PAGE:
Casting into deep water…..a West Vancouver Streamkeepers perspective
Casting Into Deep Water
by Joseph McDaniel
If you look into a stream, what you see is shaped by what has shaped you. Maybe all you see is decaying natural and man-made debris scattered among the stones, reflecting the clutter of weary memories and unpleasant tasks that fill your consciousness. Maybe your gaze is absorbed by the weathered rocks, like your own life pounded and worn into shape by forces beyond an individual’s control. But maybe, at this time of year, if you look closely, you will see something more. You will see a relentless, passionate struggle for life, that pulses valiantly like the gills of a mature coho: returning Pacific salmon. In their exhausting yet exhilarating journey from gravel nurseries, to the depths of the open ocean, and back to the cascading streams of their youth, we may see something of our own.
“Salmon are sacred” has become a rallying cry echoed by conservationists along the West Coast. To urbanites in many other regions of North America, such a statement could seem nonsensical or hyperbolic: why single out one peculiar species of fish for such mystique? But for those of who’ve put out into deep waters to experience and protect this species, it is a statement as self-evident as the tug of a chinook at the end of one’s line.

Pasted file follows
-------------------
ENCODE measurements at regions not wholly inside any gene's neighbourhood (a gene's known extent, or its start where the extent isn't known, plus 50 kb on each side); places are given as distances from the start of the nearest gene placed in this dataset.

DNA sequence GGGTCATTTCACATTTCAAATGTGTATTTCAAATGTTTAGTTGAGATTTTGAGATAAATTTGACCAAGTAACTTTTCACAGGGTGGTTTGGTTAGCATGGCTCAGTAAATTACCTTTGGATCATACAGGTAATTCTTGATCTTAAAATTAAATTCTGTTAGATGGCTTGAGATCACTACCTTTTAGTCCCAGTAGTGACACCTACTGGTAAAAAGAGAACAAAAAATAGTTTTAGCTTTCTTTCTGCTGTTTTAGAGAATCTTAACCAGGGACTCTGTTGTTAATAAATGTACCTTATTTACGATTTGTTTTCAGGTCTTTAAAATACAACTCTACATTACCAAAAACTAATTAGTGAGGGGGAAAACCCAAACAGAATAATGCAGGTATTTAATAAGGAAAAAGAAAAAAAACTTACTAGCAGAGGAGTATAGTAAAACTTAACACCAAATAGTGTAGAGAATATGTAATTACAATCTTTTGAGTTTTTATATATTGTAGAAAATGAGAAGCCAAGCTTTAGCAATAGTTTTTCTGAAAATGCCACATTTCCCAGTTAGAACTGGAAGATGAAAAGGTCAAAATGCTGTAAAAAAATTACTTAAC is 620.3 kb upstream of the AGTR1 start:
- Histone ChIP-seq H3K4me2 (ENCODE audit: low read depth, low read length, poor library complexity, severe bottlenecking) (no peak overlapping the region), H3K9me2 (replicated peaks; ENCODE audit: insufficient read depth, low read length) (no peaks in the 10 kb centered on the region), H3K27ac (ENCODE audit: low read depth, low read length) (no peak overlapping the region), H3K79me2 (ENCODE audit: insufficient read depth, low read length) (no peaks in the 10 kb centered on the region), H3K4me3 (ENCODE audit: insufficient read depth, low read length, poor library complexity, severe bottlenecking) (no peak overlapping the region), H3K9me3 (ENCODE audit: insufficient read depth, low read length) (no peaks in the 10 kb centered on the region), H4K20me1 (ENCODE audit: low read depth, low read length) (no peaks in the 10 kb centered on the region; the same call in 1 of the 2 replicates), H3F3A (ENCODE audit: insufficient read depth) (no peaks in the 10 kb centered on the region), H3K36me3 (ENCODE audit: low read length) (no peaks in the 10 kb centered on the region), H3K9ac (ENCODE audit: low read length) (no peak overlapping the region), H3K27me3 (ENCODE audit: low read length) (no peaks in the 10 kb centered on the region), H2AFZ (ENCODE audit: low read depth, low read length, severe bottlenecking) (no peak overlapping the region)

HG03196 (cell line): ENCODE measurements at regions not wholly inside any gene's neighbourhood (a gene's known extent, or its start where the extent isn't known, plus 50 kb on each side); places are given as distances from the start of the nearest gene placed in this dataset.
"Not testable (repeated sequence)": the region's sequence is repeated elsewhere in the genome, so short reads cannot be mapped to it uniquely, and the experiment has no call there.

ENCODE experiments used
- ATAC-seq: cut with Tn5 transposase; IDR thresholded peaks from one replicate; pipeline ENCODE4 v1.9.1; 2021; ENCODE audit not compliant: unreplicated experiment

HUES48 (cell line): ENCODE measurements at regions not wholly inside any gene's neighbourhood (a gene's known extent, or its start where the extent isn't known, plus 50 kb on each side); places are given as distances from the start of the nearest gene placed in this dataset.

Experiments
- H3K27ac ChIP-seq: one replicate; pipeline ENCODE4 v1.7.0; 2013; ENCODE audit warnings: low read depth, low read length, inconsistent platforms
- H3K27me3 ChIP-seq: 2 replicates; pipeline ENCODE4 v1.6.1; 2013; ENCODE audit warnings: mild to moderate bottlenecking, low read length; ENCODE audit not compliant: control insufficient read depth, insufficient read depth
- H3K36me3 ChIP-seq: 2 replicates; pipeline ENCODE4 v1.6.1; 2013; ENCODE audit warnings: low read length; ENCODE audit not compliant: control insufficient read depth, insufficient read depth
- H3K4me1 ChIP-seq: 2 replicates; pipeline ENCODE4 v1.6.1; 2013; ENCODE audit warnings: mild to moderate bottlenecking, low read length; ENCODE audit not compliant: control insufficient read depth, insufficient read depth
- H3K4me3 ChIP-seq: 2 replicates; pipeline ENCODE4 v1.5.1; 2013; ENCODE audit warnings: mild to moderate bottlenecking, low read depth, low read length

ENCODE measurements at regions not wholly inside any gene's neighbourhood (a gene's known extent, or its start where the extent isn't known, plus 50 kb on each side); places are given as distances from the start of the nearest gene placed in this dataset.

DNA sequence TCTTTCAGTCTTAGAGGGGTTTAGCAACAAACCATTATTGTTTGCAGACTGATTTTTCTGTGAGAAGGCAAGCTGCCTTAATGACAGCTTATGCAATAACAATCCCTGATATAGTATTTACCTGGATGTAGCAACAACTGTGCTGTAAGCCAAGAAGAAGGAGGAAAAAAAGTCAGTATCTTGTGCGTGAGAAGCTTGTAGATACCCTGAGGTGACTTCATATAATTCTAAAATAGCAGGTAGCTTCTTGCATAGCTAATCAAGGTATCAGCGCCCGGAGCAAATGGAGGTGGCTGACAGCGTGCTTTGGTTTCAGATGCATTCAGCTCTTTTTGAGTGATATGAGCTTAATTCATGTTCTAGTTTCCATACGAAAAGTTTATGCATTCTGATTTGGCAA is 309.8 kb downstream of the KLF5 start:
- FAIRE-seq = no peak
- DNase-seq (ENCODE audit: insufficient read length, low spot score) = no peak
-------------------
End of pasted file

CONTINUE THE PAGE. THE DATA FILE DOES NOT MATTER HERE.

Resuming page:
I was raised a block away from the rocky beaches of the North Shore; some of my earliest memories are of sitting on a log and watching my father wade out into the surf with his spinning rod, his silhouette framed by the glow of summer sunset. He soon taught me how to “cast a few,” as he would say, and to catch a few as well. As a student at West Vancouver Secondary, I developed a passion for salmon stewardship under the mentorship of the West Vancouver Streamkeepers. While studies have since taken me across the continent to the northeast US, I try to remain connected with those working to preserve the North Shore’s precious aquatic resources, for I’ve learned that if you tie the right knots, the line connecting your reel to your lure also connects you permanently with what dwells within the waters, and the people who work to renew them.
During my visits home last year, I had the opportunity to converse with several North Shore leaders in salmon stewardship about what motivates their continued work. For Rob Bell-Irving, retired DFO Community Advisor for West Vancouver and Howe Sound, his passion for salmon began at an early age. Recalling his days as an energetic young boy with a fishing pole and then as a youthful fishing guide in Campbell River, Bell-Irving reflected, “It’s a transcendent experience. The experience of being totally absorbed in what you’re doing, it goes beyond anything you’ll experience anywhere else.”